Winter Newsletter

New Year – New idea!

We are adding a new layer to The Neil Mackenzie Trust, this year. The idea is to form a group, to bring supporters and recipients together – in person or online – to have fun, bring ideas, and ultimately help to move the benefits of the Trust forward.  We hope to have some form of get together in the summer, probably in the Highlands, which might include, for example a meal, BBQ or picnic, a multi-generational walk, a short presentation from recent recipients, and time to discuss anything outdoors – not just the Trust!  We also expect to have a bi-annual newsletter which will include more details of how we operate.  We think that this is a good way to increase interaction with the Trust.  Please drop us an email with your thoughts.  If you would like to join we will be asking for a small donation.  Anything from £1 upwards!

For the Record:

Since The Neil Mackenzie Trust was set up just over seven years ago, we have raised nearly £40,000, with the help of friends, family and supporters.  As well as being able to build some reserves, we have assisted 50 expeditions and skills training courses with grants ranging from from £75 to £3,000. Destinations for expeditions have included North America, Greenland, Iceland, Europe and Africa, as well as here in Scotland. Training courses have included Winter and Summer Mountain Leader, Mountain Biking, Rock Climbing and RYA Day Skipper courses.  Visit the website to see reports from recipients and how they have benefited from our assistance.

Application deadlines:

Neil Mackenzie Adventure Grant (UBC VOC members only): 31ST January.

Educational Expedition Grant: 3rd March

Other grants: No deadline. Applications considered roughly once a month. – contact us, let us know your plans and we will send you an application form.

Johanna Hoffman completed her Summer Mountain Leader course in 2022:

“I decided to do my ML training with Pete Hills WMCI in the beautiful Cairngorm National Park in April. Unluckily for our course there was still quite a lot of snow cover upon Cairngorm and towards Ben Macdui. However, it did add on the extra challenge (and fun) to try not to touch any snow while navigating. Apart from the snow we were almost to blessed with the weather and enjoyed a week of glorious sunshine. We were a relatively small group of 4 people and it was a very informal and relaxed atmosphere in our group. Our trainer was very engaged and answered any question about the mountains and the scheme with pleasure. During those 6 days I learned a lot about navigation, flora & fauna and geology, but most importantly what it takes to become a good mountain leader. The course showed me my strengths and what I still need to work on, but definitely left me very empowered to work towards becoming a mountain leader.”

Some more excerpts from Kerri’s expedition to South Africa, 2022.

“Another task that felt surreal to me was when I took part in a rhino dehorning process on a reserve within Kruger National Park. This is still a controversial way of tackling the rhino poaching crisis, many even within the reserves are not a huge fan of it and I saw various signs along the boundary fences stating that rhino horns had been injected with a dye, something that is harmless to them but works to deter poachers as it makes the horn useless to them. However, while various methods are being researched, dehorning is still taking place. Obviously in an ideal world, you want to prevent poaching from even happening but it’s best to have all bases covered. On the specific area of Balule I was on, The Black Mambas [all female] anti-poaching team worked tirelessly to disrupt the landscape. Constantly patrolling, reporting disturbances or unusual activity, engaging with the community and making it very hard for anyone to sneak in. As a result, there has not been any poaching of big game there, like rhino, in several years.”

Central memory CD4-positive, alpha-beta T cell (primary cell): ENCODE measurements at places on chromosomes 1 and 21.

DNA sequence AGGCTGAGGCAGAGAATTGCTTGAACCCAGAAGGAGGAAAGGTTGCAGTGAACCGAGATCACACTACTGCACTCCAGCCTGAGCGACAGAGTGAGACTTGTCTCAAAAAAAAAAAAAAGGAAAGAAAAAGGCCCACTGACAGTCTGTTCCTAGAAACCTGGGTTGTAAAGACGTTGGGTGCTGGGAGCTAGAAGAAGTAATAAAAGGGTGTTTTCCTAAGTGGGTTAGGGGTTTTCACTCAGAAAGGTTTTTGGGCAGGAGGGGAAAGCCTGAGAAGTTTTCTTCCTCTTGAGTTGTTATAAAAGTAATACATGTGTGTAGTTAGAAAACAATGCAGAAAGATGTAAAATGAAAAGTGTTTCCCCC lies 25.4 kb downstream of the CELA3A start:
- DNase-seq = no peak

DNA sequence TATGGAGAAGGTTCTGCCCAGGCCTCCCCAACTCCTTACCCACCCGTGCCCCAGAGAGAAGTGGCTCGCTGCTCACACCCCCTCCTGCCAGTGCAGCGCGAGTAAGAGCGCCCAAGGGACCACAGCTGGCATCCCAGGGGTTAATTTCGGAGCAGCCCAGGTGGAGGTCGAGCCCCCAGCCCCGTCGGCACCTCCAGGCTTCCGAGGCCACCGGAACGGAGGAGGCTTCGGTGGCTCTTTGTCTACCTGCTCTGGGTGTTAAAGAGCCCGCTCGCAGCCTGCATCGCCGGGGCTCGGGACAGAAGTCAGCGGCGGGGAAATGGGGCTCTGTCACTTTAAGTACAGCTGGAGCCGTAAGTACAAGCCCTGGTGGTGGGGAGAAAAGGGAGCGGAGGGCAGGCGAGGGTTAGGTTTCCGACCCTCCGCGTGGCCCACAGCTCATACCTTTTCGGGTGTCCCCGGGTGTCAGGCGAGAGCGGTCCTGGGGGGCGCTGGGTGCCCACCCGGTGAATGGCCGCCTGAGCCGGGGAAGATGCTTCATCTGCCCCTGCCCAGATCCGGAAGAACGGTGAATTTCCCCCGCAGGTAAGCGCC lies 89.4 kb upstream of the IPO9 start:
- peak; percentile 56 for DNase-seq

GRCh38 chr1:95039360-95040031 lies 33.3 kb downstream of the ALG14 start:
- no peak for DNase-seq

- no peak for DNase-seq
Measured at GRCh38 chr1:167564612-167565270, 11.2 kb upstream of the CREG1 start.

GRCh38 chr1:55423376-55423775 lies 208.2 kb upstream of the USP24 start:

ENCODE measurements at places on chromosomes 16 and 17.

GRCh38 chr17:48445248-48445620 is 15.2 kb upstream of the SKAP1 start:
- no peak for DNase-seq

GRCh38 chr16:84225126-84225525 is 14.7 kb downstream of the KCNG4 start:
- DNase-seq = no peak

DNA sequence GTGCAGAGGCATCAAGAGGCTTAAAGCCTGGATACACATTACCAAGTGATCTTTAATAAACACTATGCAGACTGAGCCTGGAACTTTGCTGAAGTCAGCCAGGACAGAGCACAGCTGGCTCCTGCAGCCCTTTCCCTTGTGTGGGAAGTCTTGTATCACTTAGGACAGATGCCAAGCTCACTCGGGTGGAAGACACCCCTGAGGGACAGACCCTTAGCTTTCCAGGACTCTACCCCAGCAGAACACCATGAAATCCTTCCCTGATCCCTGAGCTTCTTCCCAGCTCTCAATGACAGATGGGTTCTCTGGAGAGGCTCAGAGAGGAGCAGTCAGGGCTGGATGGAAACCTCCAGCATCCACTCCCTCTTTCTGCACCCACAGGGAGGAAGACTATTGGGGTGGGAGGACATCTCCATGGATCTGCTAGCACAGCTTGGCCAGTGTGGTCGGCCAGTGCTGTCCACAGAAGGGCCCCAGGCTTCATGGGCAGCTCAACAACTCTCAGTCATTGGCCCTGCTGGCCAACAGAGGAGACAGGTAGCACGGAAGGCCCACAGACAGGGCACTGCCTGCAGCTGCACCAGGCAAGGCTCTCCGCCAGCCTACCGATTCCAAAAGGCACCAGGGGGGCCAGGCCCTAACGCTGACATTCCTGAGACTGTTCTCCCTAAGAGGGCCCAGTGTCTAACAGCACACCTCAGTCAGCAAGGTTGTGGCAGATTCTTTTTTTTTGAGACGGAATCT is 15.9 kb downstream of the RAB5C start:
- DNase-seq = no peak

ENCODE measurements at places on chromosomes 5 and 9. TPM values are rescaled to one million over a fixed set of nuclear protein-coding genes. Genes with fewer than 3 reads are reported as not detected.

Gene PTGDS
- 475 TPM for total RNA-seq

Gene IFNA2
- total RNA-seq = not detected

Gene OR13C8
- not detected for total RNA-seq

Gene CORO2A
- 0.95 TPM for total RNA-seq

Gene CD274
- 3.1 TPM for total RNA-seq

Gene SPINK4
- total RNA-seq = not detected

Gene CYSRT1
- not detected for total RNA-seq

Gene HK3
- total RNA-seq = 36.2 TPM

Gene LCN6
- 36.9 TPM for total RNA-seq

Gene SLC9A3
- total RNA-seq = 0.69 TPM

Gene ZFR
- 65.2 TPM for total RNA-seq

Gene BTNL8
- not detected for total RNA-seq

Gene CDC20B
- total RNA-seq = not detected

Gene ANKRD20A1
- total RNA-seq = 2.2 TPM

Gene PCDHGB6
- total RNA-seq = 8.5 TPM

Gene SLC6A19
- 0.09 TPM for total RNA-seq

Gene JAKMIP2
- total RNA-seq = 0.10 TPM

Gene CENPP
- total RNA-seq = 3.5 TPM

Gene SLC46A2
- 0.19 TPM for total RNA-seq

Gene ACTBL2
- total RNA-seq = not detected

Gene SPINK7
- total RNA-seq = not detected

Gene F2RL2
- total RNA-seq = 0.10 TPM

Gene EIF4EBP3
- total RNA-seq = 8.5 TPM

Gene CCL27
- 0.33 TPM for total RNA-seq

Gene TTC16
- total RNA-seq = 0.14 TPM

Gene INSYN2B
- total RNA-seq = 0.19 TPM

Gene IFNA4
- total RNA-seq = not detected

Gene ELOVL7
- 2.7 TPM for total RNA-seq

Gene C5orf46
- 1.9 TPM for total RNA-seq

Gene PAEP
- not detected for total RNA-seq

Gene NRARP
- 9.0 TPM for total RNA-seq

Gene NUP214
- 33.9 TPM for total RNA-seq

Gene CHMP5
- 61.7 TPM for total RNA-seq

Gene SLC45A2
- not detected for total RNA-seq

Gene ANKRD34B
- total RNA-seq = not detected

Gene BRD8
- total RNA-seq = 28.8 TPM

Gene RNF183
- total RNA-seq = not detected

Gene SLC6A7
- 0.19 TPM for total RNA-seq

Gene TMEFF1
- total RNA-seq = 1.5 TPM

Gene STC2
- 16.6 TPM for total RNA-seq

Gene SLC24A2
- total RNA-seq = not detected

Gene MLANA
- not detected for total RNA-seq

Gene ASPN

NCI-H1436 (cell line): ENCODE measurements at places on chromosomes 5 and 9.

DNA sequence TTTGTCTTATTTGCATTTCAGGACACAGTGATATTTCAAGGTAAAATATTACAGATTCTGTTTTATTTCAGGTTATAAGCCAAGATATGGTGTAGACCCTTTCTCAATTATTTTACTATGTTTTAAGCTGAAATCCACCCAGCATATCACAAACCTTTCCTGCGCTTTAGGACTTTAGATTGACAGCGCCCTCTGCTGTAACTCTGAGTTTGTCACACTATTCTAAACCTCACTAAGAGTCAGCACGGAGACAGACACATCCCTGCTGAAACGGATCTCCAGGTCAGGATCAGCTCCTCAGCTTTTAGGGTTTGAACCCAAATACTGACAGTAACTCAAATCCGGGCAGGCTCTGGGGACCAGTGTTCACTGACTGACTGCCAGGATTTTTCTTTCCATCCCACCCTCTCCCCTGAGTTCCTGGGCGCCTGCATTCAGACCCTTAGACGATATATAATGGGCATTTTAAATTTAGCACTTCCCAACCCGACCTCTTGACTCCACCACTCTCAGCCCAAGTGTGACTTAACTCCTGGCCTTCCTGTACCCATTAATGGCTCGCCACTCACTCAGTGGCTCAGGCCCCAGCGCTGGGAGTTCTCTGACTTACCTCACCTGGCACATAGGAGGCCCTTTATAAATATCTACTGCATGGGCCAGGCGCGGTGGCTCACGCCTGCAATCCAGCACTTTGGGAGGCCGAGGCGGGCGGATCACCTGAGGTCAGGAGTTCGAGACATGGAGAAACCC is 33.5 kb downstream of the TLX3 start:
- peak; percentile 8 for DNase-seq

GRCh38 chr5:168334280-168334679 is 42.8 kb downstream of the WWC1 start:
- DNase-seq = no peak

“Although we had weekly tasks that were required just for the basic running of the reserve, we also would check in with the researchers each week and some of us would go assist them. For example Elwenn is a French student,  conducting her MSc thesis about predator interactions. The aim of this study is to determine if and how the presence of apex predators such as lions or spotted hyaenas influences the activity patterns and spatial distribution of medium-sized predators. For us, this often meant the quite simple tasks of driving to various points and then getting out and hiking to wherever camera traps had been placed in order for us to retrieve the current memory card and replace it with a new one.   To document the activity patterns and the distribution of the different predator species, she has set up 44 camera traps in two nature reserves. 22 are placed in Olifants West which hosts a large density of lions, and 22 additional cameras in the Blyde Olifants Confluent Conservancy Area which doesn’t host any lions and therefore act as a control plot. They are placed in specific areas that over time we know have that particular species occupy the area, and pointing at watering holes and so on. On one of the field days we collected all the SD cards and replaced them with new empty ones and checked if the cameras were still facing the right direction.  Elephants, baboons and hyenas are very curious about them, and tend to move them quite a lot. One camera had been pulled out of the tree by an elephant and dragged a few metres away and crushed. But thanks to the metal case which protects the camera, it remained in working condition.

There were several times however when we went to collect camera traps and you’d get there to find the tree had been completely snapped or knocked over by an elephant and you’d go on a search for the missing camera trap. Occasionally when we did recover the footage, this could make for very entertaining animal selfies!”